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A tale of two piglets (Part I: Podcast)
The plight of two baby pigs – one trapped and starving, and one with a literal broken heart – shows the toll of factory farming on the youngest and most vulnerable creatures on Earth.
This is Part I of a two-part series. Part II is here.
One of the many pathologies of the modern system of “animal welfare” is that it leaves unprotected the youngest and most vulnerable animals on factory farms (and even prosecutes those who give them aid). The issue came up, in a recent podcast I did with Zoe and Sherstin Rosenberg, founders of Happy Hen Animal Rescue.
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You see, Zoe and Sherstin have stepped in where the government has failed, by starting a sanctuary of last resort for abused animals. And their stories of rescuing baby animals are both heartbreaking and inspiring. There’s the case of the calf who was so covered in feces that maggots were growing on her body. There was the baby duck who was left on the factory farm floor, crippled and unable to properly walk. And then there were the piglets — far too many — suffering from disease and starvation that can only be compared, in both scale and suffering, to a concentration camp.
There are lessons in these stories. The first is that oppressive systems invariably target the most powerless among us: the old, the weak, and the young. But the second lesson is that, even in failure, standing up for these powerless victims is an important statement of who we are. I know this because I have experienced it myself.
As with so many stories of injustice, this story begins with a lie. It is the lie the government told the people of California in 2008: that farm animals would no longer be caged.
A Historic Promise, Broken
In the summer of 2015, I walked into a Farmer John/Smithfield Foods facility in central California, the largest in this state, with the intent to document the confinement of pigs in modern factory farms. Seven years earlier, in 2008, California voters had passed a historic ballot initiative, Proposition 2, that promised a cage-free future for animals in farms. Marketing materials for the campaign showed animals frolicking outdoors, and contrasted these happy animals with the brutal confinement of what came before. Voters were convinced, with 63% voting in support – which, at the time, was more individual votes than any ballot initiative in California history.
But by 2015, despite California’s status as one of the largest farm states in the nation, no company had been prosecuted for violations of Prop 2. Given the long record of abuses in the California farming system, this seemed an impossible result. For example, in 2008 (the very year Prop 2 was passed) an undercover investigation exposed sick and disabled cows being kicked and dragged with forklifts at one of the largest slaughterhouses in the state. This was not just cruel but illegal, as “downed” cows pose serious risks to the food supply, including so-called “mad cow disease,” a neurological disorder caused by contaminated beef that has a shocking 100% fatality rate in human beings. Due to public pressure, the owner of the slaughterhouse, the Hallmark/Westland Meat Packing Company, recalled 143 million pounds of beef — the largest in the nation’s history — and eventually was forced into bankruptcy.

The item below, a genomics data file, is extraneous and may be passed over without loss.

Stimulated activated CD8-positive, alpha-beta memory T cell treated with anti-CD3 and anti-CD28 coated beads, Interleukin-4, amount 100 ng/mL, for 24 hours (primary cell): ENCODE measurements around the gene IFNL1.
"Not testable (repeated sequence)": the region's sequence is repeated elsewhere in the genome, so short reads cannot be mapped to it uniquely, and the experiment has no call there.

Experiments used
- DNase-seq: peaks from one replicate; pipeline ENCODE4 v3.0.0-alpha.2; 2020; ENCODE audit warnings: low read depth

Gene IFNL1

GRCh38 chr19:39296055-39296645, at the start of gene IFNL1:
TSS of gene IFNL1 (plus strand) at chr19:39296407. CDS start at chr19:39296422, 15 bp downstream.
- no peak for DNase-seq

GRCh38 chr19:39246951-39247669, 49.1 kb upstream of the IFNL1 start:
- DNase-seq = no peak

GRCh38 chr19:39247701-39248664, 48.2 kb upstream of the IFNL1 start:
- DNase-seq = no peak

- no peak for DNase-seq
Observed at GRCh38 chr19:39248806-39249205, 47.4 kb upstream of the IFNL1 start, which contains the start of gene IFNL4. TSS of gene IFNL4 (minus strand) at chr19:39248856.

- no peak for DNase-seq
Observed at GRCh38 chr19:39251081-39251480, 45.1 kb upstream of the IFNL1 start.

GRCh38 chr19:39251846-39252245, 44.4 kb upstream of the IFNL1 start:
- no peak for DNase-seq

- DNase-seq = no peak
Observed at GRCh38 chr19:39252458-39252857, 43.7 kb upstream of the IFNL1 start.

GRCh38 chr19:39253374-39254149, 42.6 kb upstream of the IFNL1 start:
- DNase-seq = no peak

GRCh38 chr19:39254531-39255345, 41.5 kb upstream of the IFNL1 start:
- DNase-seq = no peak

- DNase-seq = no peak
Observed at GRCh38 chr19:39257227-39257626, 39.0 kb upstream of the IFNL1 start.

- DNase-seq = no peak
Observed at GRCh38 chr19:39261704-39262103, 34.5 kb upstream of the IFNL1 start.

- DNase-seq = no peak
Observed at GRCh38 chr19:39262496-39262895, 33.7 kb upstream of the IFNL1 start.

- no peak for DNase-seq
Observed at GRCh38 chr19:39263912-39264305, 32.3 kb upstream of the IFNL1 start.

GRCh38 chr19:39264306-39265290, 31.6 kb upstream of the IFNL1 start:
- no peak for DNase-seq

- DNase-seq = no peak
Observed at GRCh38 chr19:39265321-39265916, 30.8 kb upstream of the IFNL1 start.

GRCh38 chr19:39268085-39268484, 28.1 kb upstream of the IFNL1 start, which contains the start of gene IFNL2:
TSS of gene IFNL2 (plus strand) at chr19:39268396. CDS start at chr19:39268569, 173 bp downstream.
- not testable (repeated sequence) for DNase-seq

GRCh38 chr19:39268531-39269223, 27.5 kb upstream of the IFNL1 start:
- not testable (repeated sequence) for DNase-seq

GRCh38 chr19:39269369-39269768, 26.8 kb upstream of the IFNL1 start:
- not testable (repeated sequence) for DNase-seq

While Prop 2 covered the confinement of healthy animals, rather than abuse of sick animals, its seemed implausible, to say the least, that an industry that had just been caught engaging in horrific and criminal abuse had turned 180 degrees in less than a year. And yet that was what authorities were saying to the public. When I and Priya started calling and emailing district attorney offices across the state, each and every one said they had zero prosecutions to report. What they didn’t say is that there were also zero investigations; no one was bothering to verify that factory farms were complying with the law.
Exposing the Giant
Because of this, when I led a team of activists into the massive Farmer John/Smithfield facility in 2015, we did so with a heavy dose of skepticism as to what we would find. But even I was not prepared for what we saw when we arrived. Baby pigs were languishing, sick, or slowly starving to death throughout the facility.
The basic problem was this. Farmer John, perhaps due to Prop 2, had shut down its entire breeding operation in California and was now shipping in piglets to raise at the farm, perhaps from distances as far away as Southern Utah. While this might have insulated the company from legal liability, as it could no longer be held accountable for confining mother pigs in so-called gestation crates, it also meant that the piglets were going through a potentially hazardous, long-distance journey, at just 2-3 weeks of age, in scathing heat, and without their mother (or their mothers’ life-saving milk) to protect them. And the result was a system filled with sickness, starvation, and death.
One of the first piglets we saw was literally caught in this system. In the crowded pens of the Farmer John nursery, where the animals were small enough to fit through various gaps in the cage bars, a baby animal was hanging from the edge of the pen. She appeared dead from starvation. We could see her bones protruding through her skin, and she was about half the size of the other piglets. But as we approached, she moved; she was not dead but rather smashed and trapped in the machinery of the factory farm. That moment was caught on camera, and I am publishing it for the first time today.